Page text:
"A project" (CC BY-NC-ND 2.0) by Lynne Hand

On promises as lies, and news as facts

April 2nd is International Fact Checking Day - just a day after April Fools’ Day. In Kosovo, those who want to check facts have a lot on their plates.

The promise of a Kosovo mayor to build a bus station in his municipality is covered in cobwebs after three terms have passed and it remains unfulfilled.

Seven years after hearing that promise, the citizens of Shtime lack even a simple sheet metal cover at their improvised station, where commuters get drenched in the rain and are dried by the sun.

Tens of kilometers to the east in Gjilan, the waters of the Mirusha river continue to be fouled by sewage, and infect residents and visitors with its offensive smell. All mayoral candidates have placed a solution to the polluted river on their top lists of priorities–and promises. Although Gjilan has changed its mayor quite often, the color of the water that flows in the riverbed remains the same.

The current prime minister plays with unemployment rate figures and, like President Thaci when he served as prime minister, plays with the hundreds of thousands of euros designated for investments in municipalities.

The parallel structures financed and supported by Serbia were abolished one hundred times and reestablished one hundred and one times to continue offering services to Kosovo Serbs. And, over half a million euros of the state’s budget have been spent in Brussels for talks about abolishing them once and for all.

All of these examples show how the truth in the field might be different from what is trumpeted by politicians who issue declarations aimed at the swaying public opinion in their favor.

The expansion of the internet in Kosovo brought the reader closer to the news than ever before. This also means that they are closer to fake news than ever before. In a society where until 20 years ago news was the most deficient product, the public now seems to have the tendency to believe everything it is served, from all sorts of websites.

Thus, fact-checking statements has become a necessity of our times. Fact-checking is not any different from traditional journalism. It only requires focusing on available evidence that can disprove claims. Fact-checkers around the world have their own day to celebrate.

Today, April 2, marks the International Fact-Checking Day.

“Do not let them fool you: Facts are important,” is the motto of the people who carry out this task.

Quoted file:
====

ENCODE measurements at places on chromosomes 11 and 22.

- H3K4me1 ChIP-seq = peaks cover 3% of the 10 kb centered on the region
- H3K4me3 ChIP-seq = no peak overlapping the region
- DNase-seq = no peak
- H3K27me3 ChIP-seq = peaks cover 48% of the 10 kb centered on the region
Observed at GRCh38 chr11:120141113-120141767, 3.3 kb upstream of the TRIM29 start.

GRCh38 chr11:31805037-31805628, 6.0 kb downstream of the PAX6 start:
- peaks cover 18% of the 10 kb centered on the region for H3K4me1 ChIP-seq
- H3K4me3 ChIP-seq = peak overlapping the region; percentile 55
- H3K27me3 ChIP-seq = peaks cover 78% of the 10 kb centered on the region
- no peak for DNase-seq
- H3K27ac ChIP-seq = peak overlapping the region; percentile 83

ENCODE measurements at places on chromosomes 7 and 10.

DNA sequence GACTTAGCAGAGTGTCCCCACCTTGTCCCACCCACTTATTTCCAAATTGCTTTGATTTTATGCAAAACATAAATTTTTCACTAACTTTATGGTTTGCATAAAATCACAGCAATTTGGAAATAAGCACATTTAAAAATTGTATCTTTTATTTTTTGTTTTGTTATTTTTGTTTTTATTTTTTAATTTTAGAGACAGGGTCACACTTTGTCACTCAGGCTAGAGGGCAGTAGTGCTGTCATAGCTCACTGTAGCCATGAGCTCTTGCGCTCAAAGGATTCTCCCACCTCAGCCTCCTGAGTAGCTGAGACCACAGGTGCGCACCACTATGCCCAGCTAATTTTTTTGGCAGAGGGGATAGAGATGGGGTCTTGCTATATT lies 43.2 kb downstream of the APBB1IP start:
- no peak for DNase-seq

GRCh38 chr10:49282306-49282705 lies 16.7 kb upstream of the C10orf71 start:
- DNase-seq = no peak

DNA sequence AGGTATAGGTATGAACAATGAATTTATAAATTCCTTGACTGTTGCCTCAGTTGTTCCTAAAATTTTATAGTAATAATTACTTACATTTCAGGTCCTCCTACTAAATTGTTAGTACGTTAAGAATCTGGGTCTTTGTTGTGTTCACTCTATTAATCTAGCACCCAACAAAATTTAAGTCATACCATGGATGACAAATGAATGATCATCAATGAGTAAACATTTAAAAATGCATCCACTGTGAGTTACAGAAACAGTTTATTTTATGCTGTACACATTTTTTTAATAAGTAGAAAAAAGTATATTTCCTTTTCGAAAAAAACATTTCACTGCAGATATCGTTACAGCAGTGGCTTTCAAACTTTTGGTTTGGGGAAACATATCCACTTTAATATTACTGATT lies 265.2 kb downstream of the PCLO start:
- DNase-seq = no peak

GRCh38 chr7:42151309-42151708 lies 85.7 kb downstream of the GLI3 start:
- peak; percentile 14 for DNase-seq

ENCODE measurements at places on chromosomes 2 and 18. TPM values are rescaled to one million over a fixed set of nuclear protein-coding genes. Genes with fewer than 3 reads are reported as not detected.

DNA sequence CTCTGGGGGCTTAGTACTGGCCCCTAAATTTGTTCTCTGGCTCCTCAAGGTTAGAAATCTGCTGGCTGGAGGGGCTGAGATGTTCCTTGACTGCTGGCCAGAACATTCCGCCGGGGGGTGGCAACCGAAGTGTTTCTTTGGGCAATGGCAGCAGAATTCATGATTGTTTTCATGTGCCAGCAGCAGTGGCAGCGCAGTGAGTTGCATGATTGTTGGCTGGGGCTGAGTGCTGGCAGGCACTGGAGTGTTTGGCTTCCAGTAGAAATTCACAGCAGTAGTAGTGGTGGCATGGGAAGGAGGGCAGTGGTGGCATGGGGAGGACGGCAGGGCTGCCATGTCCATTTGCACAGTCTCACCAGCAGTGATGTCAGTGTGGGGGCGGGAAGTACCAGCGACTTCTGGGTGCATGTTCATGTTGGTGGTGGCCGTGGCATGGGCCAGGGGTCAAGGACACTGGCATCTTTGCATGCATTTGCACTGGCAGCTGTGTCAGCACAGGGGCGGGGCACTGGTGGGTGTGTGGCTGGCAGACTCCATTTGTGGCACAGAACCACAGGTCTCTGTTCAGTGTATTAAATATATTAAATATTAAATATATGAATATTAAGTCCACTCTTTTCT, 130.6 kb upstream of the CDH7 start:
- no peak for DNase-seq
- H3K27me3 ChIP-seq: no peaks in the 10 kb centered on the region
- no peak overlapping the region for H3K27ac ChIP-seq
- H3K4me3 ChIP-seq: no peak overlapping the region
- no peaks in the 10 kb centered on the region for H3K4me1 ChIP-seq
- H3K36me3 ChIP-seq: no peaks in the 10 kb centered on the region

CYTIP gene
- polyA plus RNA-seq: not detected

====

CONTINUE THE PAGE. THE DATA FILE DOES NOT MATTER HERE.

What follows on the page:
This day has been promoted by the International Fact-Checking Network of Poynter University in the United States of America in partnership with other fact-checking organizations from around the world. This includes the Balkan Investigative Reporting Network, BIRN, its Kosovo office, and Internews Kosova through its platform for reporting corruption, KALLXO.com.

In December 2016, KALLXO.com launched its newest product, the first fact-checker in Kosovo, called Krypometer.

Since its launch, over 30 public statements have passed through the scanner of investigative journalists from KALLXO.com to be subjected to the fact-checking process.

It turns out that political leaders throw constant lies at us, starting from the electorally sensitive issue of employment to political matters.

The expansion of news portals and the ever-increasing communication between institutional leaders and the public through social media content makes Kosovo a place that will always need fact-checkers.

All of this make it so that nowadays, news is not what an institutional leader or state official says.

The situation requires taking statements with a grain of salt until their truthfulness is evaluated.

The more fact-checking there is, the more politicians themselves will benefit from it.

Fact-checking can make them think twice before issuing public statements in the future, especially about promises they make during electoral campaigns.

Imagine the brigade of candidates during the municipal elections in their competition for amassing votes. All of their promises are fit to be fact-checked in the months and years of their term.

There will always be a plethora of promises. Such that, when they sit on the comfortable mayor’s chair, they will get lost in the fact that there is a clear hurdle between what is said and what is done.

02 April 2017 - 19:04

Perparim Isufi

02/04/2017 - 19:04